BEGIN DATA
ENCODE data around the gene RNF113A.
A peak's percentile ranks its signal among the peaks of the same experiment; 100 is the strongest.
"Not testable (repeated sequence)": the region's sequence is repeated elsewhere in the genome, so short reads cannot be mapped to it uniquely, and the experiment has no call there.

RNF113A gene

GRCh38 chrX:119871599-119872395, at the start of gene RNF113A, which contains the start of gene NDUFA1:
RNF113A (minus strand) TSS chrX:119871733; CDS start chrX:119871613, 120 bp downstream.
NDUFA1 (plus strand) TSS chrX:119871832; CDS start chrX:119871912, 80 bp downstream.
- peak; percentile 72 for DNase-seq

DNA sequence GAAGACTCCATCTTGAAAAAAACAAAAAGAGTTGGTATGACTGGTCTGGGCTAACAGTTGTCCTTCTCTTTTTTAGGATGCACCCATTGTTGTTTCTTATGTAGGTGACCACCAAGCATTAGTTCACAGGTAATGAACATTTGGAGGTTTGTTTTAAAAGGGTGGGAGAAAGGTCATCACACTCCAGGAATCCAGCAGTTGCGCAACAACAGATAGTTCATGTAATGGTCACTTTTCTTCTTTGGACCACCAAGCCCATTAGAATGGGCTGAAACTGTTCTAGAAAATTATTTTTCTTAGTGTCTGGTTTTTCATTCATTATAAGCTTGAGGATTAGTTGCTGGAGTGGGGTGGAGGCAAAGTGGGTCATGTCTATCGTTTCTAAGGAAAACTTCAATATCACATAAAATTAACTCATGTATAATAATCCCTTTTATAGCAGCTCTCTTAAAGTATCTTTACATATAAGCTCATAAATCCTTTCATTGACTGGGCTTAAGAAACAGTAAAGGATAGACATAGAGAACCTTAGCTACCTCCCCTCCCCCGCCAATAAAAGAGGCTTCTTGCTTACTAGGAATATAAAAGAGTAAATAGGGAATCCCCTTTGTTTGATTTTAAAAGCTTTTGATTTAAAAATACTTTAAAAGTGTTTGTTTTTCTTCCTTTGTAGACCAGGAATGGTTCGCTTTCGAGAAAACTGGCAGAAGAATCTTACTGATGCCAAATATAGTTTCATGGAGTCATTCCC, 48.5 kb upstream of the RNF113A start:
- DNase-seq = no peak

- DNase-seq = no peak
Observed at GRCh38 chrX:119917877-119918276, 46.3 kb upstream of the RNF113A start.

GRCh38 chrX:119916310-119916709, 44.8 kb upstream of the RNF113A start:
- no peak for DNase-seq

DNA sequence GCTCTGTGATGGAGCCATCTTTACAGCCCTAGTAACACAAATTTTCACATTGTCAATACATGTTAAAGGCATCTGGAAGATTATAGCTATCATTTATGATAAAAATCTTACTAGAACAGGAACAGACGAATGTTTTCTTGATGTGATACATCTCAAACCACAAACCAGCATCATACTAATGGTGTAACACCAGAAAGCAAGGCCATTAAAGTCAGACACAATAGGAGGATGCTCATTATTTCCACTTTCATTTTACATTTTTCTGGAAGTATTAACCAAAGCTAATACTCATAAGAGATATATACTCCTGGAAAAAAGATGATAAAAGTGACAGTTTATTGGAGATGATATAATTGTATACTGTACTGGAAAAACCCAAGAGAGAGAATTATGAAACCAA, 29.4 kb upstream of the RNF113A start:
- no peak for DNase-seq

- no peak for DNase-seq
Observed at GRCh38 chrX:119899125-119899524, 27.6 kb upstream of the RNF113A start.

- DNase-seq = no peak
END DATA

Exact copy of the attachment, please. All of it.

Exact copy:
ENCODE data around the gene RNF113A.
A peak's percentile ranks its signal among the peaks of the same experiment; 100 is the strongest.
"Not testable (repeated sequence)": the region's sequence is repeated elsewhere in the genome, so short reads cannot be mapped to it uniquely, and the experiment has no call there.

RNF113A gene

GRCh38 chrX:119871599-119872395, at the start of gene RNF113A, which contains the start of gene NDUFA1:
RNF113A (minus strand) TSS chrX:119871733; CDS start chrX:119871613, 120 bp downstream.
NDUFA1 (plus strand) TSS chrX:119871832; CDS start chrX:119871912, 80 bp downstream.
- peak; percentile 72 for DNase-seq

DNA sequence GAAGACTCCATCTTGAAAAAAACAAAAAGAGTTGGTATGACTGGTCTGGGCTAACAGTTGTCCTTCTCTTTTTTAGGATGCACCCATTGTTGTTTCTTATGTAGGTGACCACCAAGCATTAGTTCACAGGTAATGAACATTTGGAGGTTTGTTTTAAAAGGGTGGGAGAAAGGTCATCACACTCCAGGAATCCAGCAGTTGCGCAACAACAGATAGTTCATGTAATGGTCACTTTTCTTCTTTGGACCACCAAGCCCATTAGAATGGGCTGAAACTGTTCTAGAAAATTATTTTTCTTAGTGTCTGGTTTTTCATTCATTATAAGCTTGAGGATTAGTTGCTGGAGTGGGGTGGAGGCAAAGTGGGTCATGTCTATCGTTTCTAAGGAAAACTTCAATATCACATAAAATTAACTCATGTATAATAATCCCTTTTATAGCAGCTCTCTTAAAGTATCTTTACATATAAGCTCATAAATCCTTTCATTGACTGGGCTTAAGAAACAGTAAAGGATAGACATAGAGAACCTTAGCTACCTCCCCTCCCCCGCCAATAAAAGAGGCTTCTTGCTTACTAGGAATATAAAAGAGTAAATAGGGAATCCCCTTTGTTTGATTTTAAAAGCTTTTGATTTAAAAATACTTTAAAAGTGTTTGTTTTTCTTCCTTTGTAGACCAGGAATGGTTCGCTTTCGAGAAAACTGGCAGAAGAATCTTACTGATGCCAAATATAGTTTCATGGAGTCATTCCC, 48.5 kb upstream of the RNF113A start:
- DNase-seq = no peak

- DNase-seq = no peak
Observed at GRCh38 chrX:119917877-119918276, 46.3 kb upstream of the RNF113A start.

GRCh38 chrX:119916310-119916709, 44.8 kb upstream of the RNF113A start:
- no peak for DNase-seq

DNA sequence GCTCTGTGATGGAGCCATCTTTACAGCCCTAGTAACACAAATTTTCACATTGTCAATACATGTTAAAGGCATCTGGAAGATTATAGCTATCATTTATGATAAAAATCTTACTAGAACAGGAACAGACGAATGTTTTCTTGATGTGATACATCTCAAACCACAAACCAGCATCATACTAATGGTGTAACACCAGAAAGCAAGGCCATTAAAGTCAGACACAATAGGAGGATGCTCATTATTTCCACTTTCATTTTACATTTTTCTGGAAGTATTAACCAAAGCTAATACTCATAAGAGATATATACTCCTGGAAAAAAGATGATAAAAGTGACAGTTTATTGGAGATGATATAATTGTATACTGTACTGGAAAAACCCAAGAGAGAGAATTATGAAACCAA, 29.4 kb upstream of the RNF113A start:
- no peak for DNase-seq

- no peak for DNase-seq
Observed at GRCh38 chrX:119899125-119899524, 27.6 kb upstream of the RNF113A start.

- DNase-seq = no peak